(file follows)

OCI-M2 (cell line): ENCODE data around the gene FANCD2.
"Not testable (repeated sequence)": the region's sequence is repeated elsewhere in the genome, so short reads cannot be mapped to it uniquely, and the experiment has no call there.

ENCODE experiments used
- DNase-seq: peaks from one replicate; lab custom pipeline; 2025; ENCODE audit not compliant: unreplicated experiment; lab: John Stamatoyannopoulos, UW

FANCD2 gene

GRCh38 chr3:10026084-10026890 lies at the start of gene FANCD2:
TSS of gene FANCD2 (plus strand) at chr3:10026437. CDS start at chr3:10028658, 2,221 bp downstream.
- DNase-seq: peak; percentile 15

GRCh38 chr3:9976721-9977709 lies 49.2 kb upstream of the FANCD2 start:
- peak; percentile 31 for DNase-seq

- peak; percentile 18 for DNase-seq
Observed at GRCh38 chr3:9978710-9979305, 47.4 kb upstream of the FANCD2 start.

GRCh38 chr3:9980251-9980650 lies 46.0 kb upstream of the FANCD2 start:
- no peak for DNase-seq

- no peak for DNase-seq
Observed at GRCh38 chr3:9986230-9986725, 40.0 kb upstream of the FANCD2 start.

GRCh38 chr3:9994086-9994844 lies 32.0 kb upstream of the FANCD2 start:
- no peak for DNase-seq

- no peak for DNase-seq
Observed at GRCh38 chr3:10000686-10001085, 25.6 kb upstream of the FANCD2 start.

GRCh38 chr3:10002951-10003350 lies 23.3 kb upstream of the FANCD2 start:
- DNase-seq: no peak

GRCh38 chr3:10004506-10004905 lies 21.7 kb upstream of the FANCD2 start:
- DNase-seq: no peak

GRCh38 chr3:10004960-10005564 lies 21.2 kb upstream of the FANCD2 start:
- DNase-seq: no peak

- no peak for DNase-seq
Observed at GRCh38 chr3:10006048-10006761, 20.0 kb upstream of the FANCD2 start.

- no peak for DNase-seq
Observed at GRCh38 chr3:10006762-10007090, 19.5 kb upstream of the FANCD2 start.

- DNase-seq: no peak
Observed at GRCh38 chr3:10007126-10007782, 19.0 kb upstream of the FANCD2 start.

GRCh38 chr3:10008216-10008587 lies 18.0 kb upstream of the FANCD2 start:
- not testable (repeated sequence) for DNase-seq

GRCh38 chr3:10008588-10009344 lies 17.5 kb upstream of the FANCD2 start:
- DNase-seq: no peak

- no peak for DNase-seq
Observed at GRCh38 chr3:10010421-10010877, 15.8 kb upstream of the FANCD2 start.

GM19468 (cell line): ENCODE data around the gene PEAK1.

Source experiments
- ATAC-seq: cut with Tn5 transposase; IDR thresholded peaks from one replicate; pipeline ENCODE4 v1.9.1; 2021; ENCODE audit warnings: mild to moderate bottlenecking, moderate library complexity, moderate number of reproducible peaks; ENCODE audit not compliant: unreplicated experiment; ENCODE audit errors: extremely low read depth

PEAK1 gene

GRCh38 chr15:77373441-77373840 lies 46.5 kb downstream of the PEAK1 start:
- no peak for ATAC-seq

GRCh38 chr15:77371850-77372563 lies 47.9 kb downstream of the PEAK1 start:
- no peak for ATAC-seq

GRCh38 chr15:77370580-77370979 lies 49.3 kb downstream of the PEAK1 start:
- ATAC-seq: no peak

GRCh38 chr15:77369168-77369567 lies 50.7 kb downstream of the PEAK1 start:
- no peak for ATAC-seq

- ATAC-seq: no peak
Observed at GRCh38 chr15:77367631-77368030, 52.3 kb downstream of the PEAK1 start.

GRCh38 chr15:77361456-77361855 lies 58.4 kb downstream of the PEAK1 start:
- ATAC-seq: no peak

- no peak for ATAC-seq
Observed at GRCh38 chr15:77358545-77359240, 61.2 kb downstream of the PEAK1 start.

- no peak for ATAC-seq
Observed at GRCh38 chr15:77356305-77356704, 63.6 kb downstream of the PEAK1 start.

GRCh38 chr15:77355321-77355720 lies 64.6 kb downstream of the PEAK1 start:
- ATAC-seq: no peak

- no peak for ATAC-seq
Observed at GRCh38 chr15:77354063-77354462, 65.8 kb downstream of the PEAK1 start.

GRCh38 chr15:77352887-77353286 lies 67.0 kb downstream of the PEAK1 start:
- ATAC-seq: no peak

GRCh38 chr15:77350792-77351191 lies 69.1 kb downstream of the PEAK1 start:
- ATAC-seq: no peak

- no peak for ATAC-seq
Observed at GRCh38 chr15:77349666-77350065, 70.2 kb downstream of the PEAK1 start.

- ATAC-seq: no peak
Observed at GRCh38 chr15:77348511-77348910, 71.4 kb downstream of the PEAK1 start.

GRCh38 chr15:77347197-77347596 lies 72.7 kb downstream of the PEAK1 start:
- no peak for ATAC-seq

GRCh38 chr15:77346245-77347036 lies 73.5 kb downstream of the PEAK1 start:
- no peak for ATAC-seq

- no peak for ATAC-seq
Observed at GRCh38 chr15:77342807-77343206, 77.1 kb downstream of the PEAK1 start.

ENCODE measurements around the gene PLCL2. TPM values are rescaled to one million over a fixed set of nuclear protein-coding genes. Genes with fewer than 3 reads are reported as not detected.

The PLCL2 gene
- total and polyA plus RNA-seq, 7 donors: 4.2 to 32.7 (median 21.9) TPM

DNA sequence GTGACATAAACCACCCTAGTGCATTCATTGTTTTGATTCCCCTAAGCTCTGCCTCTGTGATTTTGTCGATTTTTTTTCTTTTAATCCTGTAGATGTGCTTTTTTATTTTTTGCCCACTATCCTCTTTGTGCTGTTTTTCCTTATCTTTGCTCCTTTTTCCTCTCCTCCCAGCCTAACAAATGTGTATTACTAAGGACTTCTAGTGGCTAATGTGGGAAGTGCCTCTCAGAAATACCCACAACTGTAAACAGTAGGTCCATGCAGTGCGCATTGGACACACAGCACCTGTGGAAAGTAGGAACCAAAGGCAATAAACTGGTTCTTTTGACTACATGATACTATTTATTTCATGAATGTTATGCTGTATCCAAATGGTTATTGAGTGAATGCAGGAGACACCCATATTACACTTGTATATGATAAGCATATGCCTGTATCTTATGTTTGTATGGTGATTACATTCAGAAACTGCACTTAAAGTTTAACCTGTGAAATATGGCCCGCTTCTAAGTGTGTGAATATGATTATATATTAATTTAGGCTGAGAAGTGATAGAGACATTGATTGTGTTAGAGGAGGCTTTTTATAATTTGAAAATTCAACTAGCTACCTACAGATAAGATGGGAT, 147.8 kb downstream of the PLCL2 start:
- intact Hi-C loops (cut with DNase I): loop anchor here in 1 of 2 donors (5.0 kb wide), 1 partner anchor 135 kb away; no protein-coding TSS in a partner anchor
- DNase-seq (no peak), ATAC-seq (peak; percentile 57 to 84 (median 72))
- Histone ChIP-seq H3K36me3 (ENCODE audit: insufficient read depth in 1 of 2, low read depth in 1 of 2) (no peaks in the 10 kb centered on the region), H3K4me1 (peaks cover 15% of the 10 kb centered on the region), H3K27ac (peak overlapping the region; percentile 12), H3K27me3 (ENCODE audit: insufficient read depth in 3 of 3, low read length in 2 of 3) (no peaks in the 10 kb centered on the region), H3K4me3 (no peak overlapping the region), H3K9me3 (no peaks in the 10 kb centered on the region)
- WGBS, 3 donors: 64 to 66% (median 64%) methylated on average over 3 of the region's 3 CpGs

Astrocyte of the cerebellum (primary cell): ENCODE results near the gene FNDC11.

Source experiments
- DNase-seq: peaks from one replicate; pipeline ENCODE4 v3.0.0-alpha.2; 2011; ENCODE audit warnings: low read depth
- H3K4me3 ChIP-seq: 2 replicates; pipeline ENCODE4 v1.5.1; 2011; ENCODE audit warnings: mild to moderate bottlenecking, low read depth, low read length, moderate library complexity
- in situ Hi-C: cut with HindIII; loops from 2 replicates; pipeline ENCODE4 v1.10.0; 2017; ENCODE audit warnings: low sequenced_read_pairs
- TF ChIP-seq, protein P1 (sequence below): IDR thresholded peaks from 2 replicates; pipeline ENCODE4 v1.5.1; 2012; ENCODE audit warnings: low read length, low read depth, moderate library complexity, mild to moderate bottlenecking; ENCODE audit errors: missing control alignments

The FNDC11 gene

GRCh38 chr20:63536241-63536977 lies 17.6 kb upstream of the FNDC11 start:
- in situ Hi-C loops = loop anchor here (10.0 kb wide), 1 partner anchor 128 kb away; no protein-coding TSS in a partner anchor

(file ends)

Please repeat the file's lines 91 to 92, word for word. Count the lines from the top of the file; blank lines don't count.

The FNDC11 gene

GRCh38 chr20:63536241-63536977 lies 17.6 kb upstream of the FNDC11 start: